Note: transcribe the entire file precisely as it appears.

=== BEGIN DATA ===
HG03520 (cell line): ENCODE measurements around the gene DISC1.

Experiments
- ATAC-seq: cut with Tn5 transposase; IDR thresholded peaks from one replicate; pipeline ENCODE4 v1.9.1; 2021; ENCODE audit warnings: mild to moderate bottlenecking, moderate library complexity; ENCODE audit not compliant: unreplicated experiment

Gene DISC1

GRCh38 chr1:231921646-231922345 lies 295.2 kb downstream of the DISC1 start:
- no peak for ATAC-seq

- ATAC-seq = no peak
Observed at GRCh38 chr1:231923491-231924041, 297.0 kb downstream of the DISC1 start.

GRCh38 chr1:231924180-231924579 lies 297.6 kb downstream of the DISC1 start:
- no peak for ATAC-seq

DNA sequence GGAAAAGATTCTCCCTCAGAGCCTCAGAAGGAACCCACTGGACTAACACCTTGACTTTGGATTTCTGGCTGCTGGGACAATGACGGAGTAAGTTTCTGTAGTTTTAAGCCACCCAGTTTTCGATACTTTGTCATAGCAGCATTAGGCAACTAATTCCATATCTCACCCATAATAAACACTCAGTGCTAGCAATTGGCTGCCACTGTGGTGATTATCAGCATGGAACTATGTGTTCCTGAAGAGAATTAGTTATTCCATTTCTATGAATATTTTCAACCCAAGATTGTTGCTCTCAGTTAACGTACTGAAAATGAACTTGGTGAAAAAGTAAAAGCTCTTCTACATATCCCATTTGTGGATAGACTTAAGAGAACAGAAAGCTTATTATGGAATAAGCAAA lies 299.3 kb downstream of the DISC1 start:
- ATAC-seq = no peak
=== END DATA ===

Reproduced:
HG03520 (cell line): ENCODE measurements around the gene DISC1.

Experiments
- ATAC-seq: cut with Tn5 transposase; IDR thresholded peaks from one replicate; pipeline ENCODE4 v1.9.1; 2021; ENCODE audit warnings: mild to moderate bottlenecking, moderate library complexity; ENCODE audit not compliant: unreplicated experiment

Gene DISC1

GRCh38 chr1:231921646-231922345 lies 295.2 kb downstream of the DISC1 start:
- no peak for ATAC-seq

- ATAC-seq = no peak
Observed at GRCh38 chr1:231923491-231924041, 297.0 kb downstream of the DISC1 start.

GRCh38 chr1:231924180-231924579 lies 297.6 kb downstream of the DISC1 start:
- no peak for ATAC-seq

DNA sequence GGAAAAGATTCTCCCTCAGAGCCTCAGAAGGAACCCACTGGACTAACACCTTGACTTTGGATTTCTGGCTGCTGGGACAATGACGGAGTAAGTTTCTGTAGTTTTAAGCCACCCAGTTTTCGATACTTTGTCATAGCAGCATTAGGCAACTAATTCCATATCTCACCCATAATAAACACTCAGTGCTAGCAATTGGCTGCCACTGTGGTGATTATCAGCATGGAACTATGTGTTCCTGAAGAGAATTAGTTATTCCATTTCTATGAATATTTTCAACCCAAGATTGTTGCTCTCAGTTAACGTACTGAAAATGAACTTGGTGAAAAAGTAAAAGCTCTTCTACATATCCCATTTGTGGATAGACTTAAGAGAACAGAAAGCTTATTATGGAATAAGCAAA lies 299.3 kb downstream of the DISC1 start:
- ATAC-seq = no peak